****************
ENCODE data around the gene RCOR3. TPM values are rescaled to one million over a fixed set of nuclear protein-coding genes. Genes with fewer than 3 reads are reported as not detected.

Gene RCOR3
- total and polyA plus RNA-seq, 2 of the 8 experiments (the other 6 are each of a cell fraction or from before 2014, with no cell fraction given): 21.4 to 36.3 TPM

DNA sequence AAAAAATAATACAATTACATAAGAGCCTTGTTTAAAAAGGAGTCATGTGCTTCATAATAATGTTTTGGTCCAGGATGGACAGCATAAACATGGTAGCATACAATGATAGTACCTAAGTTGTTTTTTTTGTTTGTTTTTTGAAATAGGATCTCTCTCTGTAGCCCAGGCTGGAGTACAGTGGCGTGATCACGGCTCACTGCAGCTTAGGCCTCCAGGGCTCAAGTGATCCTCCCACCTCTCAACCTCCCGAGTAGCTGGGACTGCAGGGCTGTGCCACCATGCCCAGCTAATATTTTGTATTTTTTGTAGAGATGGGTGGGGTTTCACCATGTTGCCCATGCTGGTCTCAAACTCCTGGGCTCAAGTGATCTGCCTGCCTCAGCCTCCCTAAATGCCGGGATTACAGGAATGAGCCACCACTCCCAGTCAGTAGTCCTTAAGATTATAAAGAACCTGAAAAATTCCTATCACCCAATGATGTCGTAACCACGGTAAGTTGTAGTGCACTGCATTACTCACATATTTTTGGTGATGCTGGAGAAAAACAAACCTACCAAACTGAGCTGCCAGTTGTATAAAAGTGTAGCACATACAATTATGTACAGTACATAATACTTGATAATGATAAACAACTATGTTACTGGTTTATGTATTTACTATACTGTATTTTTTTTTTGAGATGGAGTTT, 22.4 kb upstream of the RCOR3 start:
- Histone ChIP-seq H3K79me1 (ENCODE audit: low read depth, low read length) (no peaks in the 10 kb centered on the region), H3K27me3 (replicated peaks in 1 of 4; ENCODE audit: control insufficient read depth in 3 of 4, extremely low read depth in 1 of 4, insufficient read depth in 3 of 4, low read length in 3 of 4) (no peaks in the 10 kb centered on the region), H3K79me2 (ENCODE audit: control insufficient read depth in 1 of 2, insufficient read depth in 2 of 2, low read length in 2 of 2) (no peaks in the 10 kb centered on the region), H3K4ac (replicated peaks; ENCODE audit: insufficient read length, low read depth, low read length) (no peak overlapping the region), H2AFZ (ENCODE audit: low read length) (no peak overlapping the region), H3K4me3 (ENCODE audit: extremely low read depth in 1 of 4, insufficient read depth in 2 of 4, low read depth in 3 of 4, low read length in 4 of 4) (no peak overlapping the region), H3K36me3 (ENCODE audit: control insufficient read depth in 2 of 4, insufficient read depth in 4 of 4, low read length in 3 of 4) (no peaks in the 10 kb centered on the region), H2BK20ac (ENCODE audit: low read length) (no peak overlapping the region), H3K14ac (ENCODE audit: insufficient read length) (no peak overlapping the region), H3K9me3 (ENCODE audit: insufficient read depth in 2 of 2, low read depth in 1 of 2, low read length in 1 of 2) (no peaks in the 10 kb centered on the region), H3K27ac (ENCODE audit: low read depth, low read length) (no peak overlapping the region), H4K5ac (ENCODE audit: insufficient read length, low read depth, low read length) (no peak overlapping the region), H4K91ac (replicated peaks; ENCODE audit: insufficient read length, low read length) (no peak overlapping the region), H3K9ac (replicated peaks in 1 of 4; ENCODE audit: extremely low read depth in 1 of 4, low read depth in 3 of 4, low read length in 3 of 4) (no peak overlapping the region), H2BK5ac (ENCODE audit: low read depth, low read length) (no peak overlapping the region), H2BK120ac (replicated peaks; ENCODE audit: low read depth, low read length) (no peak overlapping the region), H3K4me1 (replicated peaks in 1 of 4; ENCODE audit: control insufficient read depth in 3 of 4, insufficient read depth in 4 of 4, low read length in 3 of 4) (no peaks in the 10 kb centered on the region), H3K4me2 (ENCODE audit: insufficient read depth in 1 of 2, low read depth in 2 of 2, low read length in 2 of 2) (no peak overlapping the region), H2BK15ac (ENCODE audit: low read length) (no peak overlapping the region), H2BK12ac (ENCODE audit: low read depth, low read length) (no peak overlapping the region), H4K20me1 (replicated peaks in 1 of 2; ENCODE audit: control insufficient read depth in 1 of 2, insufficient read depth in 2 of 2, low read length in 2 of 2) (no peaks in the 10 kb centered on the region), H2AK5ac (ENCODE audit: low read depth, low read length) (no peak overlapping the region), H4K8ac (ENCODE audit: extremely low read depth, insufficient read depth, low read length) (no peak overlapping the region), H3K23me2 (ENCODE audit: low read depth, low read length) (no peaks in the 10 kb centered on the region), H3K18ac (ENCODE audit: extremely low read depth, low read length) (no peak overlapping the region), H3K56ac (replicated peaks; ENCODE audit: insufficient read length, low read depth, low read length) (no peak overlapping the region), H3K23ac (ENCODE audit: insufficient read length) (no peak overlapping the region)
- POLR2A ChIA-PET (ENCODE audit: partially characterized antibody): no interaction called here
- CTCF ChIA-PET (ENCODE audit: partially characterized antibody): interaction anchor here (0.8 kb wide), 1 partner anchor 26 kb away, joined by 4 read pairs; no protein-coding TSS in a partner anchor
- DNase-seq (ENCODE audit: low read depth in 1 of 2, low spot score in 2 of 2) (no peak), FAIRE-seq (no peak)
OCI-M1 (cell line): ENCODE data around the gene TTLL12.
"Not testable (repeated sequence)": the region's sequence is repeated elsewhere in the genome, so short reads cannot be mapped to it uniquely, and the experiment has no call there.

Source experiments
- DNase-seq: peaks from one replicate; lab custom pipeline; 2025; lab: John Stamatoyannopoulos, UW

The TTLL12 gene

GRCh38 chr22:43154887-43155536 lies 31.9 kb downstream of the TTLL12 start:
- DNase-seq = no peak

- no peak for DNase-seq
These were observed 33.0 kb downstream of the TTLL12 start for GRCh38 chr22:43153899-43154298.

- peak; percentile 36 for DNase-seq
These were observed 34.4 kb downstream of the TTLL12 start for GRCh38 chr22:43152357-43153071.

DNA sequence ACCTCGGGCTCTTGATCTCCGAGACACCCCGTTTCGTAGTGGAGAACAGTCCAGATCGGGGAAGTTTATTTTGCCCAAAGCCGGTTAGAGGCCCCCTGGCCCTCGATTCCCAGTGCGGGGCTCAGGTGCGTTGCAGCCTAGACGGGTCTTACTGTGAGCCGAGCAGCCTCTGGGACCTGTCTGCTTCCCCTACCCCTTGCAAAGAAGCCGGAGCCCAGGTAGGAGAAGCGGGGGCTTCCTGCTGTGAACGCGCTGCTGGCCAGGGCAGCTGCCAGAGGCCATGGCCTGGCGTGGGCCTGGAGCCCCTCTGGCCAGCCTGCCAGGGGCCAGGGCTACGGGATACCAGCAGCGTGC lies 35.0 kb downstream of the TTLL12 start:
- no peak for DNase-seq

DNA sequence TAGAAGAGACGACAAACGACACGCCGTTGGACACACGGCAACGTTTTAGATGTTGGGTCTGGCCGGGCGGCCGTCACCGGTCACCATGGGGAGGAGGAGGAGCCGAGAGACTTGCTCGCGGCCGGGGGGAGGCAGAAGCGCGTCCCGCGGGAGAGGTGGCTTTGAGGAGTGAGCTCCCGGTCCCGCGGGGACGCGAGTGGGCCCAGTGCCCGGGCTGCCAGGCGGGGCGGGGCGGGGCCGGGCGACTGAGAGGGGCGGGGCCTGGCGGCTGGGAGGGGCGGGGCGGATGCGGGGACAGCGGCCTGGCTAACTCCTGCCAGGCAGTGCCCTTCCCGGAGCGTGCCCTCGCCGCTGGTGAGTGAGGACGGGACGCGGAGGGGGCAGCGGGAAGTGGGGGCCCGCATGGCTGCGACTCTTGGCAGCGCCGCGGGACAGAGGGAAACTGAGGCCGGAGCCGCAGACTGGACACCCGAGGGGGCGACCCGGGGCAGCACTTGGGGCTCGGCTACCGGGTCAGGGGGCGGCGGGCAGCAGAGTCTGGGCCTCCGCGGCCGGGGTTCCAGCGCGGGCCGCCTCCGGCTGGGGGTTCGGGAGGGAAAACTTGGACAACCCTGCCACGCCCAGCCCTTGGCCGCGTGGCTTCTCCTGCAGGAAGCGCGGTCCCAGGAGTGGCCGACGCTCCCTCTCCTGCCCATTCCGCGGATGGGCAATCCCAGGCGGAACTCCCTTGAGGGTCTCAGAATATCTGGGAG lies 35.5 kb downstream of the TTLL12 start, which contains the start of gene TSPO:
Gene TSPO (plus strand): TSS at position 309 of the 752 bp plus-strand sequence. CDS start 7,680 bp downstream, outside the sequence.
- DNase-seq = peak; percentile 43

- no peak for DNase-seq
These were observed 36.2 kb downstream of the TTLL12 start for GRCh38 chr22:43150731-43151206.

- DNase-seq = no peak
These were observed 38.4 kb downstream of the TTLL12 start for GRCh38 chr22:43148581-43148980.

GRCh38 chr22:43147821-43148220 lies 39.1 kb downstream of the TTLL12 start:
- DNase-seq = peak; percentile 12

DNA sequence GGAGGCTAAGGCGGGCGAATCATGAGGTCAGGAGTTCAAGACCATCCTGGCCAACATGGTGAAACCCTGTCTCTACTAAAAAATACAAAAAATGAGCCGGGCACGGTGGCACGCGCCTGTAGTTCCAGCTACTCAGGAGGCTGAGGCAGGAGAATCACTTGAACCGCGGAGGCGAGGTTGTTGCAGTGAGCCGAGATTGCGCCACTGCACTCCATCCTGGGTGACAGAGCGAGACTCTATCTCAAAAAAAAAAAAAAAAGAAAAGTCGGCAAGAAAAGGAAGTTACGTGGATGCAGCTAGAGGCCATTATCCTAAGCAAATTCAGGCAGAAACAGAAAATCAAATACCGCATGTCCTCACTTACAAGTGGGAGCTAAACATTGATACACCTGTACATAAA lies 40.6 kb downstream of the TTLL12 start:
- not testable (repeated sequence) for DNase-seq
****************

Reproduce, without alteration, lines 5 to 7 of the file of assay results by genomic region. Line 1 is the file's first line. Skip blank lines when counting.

- Histone ChIP-seq H3K79me1 (ENCODE audit: low read depth, low read length) (no peaks in the 10 kb centered on the region), H3K27me3 (replicated peaks in 1 of 4; ENCODE audit: control insufficient read depth in 3 of 4, extremely low read depth in 1 of 4, insufficient read depth in 3 of 4, low read length in 3 of 4) (no peaks in the 10 kb centered on the region), H3K79me2 (ENCODE audit: control insufficient read depth in 1 of 2, insufficient read depth in 2 of 2, low read length in 2 of 2) (no peaks in the 10 kb centered on the region), H3K4ac (replicated peaks; ENCODE audit: insufficient read length, low read depth, low read length) (no peak overlapping the region), H2AFZ (ENCODE audit: low read length) (no peak overlapping the region), H3K4me3 (ENCODE audit: extremely low read depth in 1 of 4, insufficient read depth in 2 of 4, low read depth in 3 of 4, low read length in 4 of 4) (no peak overlapping the region), H3K36me3 (ENCODE audit: control insufficient read depth in 2 of 4, insufficient read depth in 4 of 4, low read length in 3 of 4) (no peaks in the 10 kb centered on the region), H2BK20ac (ENCODE audit: low read length) (no peak overlapping the region), H3K14ac (ENCODE audit: insufficient read length) (no peak overlapping the region), H3K9me3 (ENCODE audit: insufficient read depth in 2 of 2, low read depth in 1 of 2, low read length in 1 of 2) (no peaks in the 10 kb centered on the region), H3K27ac (ENCODE audit: low read depth, low read length) (no peak overlapping the region), H4K5ac (ENCODE audit: insufficient read length, low read depth, low read length) (no peak overlapping the region), H4K91ac (replicated peaks; ENCODE audit: insufficient read length, low read length) (no peak overlapping the region), H3K9ac (replicated peaks in 1 of 4; ENCODE audit: extremely low read depth in 1 of 4, low read depth in 3 of 4, low read length in 3 of 4) (no peak overlapping the region), H2BK5ac (ENCODE audit: low read depth, low read length) (no peak overlapping the region), H2BK120ac (replicated peaks; ENCODE audit: low read depth, low read length) (no peak overlapping the region), H3K4me1 (replicated peaks in 1 of 4; ENCODE audit: control insufficient read depth in 3 of 4, insufficient read depth in 4 of 4, low read length in 3 of 4) (no peaks in the 10 kb centered on the region), H3K4me2 (ENCODE audit: insufficient read depth in 1 of 2, low read depth in 2 of 2, low read length in 2 of 2) (no peak overlapping the region), H2BK15ac (ENCODE audit: low read length) (no peak overlapping the region), H2BK12ac (ENCODE audit: low read depth, low read length) (no peak overlapping the region), H4K20me1 (replicated peaks in 1 of 2; ENCODE audit: control insufficient read depth in 1 of 2, insufficient read depth in 2 of 2, low read length in 2 of 2) (no peaks in the 10 kb centered on the region), H2AK5ac (ENCODE audit: low read depth, low read length) (no peak overlapping the region), H4K8ac (ENCODE audit: extremely low read depth, insufficient read depth, low read length) (no peak overlapping the region), H3K23me2 (ENCODE audit: low read depth, low read length) (no peaks in the 10 kb centered on the region), H3K18ac (ENCODE audit: extremely low read depth, low read length) (no peak overlapping the region), H3K56ac (replicated peaks; ENCODE audit: insufficient read length, low read depth, low read length) (no peak overlapping the region), H3K23ac (ENCODE audit: insufficient read length) (no peak overlapping the region)
- POLR2A ChIA-PET (ENCODE audit: partially characterized antibody): no interaction called here
- CTCF ChIA-PET (ENCODE audit: partially characterized antibody): interaction anchor here (0.8 kb wide), 1 partner anchor 26 kb away, joined by 4 read pairs; no protein-coding TSS in a partner anchor